Hawaii County Prosecutor Mitch Roth released police records Friday that he tried to keep secret because it mistakenly included the name of a 16-year-old girl who has accused Department of Land and Natural Resources Officer Ethan Ferguson of sexually assaulting her at a Hilo beach park while he was in uniform.

The document, known as a judicial determination of probable cause, essentially explains to the courts why Hawaii County police believed they had enough evidence to arrest and detain Ferguson for the crimes.

Such documents are considered public records under Hawaii law, and usually provide more details about the allegations facing a suspect. In Ferguson’s case, several media outlets, including Civil Beat, had been seeking the judicial determination of probable cause to get a better understanding of the crimes he is alleged to have committed.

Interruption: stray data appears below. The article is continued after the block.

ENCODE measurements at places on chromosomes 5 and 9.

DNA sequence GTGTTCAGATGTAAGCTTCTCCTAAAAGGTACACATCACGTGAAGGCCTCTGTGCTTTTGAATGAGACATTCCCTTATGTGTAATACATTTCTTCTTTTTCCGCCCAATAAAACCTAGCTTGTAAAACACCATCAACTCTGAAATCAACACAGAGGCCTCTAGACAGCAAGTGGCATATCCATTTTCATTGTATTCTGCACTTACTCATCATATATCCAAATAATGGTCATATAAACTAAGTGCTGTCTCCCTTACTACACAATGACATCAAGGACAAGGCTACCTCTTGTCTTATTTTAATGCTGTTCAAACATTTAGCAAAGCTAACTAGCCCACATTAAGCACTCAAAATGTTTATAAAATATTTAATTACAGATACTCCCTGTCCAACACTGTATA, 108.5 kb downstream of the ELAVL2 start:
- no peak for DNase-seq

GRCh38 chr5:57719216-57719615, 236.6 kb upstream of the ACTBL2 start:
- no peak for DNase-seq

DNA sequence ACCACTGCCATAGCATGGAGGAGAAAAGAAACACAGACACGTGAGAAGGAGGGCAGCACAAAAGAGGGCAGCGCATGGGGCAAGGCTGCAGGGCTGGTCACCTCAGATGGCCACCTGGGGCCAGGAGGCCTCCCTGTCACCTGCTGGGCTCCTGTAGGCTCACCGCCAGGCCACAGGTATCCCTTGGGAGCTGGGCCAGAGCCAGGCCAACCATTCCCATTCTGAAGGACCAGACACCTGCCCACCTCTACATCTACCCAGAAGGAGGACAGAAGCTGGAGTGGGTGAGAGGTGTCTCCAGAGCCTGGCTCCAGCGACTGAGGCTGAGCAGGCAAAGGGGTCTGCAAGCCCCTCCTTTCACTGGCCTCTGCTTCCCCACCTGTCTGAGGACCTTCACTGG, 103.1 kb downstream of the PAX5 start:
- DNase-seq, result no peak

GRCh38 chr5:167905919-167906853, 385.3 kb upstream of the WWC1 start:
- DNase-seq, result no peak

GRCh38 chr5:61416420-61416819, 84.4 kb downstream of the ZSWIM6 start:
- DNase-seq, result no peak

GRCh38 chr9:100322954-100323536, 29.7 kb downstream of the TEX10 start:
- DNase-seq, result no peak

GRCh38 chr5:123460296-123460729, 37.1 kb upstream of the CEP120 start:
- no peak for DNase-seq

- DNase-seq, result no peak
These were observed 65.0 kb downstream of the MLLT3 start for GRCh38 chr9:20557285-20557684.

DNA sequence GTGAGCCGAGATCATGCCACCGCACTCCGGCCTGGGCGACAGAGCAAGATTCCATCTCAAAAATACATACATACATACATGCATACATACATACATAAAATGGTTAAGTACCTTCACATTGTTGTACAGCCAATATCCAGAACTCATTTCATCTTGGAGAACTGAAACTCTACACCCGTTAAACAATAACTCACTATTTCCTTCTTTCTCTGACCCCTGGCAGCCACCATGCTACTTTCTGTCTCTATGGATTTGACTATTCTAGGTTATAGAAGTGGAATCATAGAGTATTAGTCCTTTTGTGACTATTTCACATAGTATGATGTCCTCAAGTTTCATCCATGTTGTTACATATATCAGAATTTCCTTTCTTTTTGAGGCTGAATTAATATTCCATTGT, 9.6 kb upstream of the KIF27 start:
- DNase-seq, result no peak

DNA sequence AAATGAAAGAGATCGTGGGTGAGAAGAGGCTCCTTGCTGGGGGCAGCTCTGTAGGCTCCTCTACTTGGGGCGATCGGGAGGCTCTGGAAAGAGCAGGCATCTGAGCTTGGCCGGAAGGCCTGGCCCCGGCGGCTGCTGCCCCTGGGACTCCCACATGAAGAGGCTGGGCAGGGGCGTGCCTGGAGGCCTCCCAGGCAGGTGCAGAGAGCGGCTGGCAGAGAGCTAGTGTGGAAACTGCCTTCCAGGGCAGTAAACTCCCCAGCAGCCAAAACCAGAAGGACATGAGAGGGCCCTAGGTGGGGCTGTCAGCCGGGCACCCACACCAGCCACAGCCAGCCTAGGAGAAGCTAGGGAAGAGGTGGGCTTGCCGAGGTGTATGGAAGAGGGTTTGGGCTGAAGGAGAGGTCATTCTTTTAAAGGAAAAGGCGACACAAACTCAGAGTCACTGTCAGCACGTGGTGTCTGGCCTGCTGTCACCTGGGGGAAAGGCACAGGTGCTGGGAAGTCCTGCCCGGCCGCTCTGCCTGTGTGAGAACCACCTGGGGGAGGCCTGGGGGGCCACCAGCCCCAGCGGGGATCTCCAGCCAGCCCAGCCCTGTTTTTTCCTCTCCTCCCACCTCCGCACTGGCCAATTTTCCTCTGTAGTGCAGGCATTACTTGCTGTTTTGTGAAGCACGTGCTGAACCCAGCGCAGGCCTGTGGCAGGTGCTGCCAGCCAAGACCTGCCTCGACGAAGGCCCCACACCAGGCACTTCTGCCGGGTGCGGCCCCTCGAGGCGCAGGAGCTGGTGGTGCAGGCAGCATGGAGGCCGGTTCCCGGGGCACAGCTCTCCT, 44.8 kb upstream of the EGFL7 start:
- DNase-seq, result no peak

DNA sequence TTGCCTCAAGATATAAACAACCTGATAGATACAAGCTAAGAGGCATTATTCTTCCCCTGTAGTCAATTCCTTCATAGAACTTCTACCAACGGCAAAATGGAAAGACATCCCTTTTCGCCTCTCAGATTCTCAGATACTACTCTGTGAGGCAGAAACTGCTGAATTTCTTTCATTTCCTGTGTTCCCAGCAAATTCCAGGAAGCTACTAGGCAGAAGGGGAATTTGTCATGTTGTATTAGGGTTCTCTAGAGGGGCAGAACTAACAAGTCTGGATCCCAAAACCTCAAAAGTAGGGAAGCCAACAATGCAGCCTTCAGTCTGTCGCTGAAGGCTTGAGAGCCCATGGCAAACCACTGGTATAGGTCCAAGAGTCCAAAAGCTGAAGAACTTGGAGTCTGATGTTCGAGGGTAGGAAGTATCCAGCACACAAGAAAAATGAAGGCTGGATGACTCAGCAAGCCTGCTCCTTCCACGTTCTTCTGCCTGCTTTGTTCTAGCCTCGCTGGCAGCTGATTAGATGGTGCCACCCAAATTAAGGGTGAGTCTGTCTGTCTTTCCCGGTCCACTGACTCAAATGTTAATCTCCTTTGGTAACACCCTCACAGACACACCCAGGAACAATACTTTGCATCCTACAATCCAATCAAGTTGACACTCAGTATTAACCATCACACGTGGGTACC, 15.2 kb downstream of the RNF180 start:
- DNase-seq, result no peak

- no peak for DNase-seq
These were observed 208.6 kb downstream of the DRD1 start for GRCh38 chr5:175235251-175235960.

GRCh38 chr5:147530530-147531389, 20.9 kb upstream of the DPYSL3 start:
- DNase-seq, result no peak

Roth decided to release the records Friday morning, after talking with attorneys, including Civil Beat’s legal counsel, about the best way to proceed.

file photograph hilo, hawaii aerial. 2014. photograph Cory Lum

Ethan Ferguson has focused a lot of attention on Hilo and how officials there are handling the release of public information.

CORYLUM

The case is particularly high profile considering that the state hired Ferguson even after learning he had been fired from the Honolulu Police Department in 2012. Ferguson’s termination was the result of falsifying reports and lying to investigators about transporting an underage runaway.

But on Jan. 14, Roth’s office filed a motion with Hawaii Circuit Court Judge Barbara Takase asking that the judicial determination of probable cause be sealed because Hawaii County police had put the victim’s full name in the charging document instead of using her initials or otherwise disguising her identity, which is normal protocol.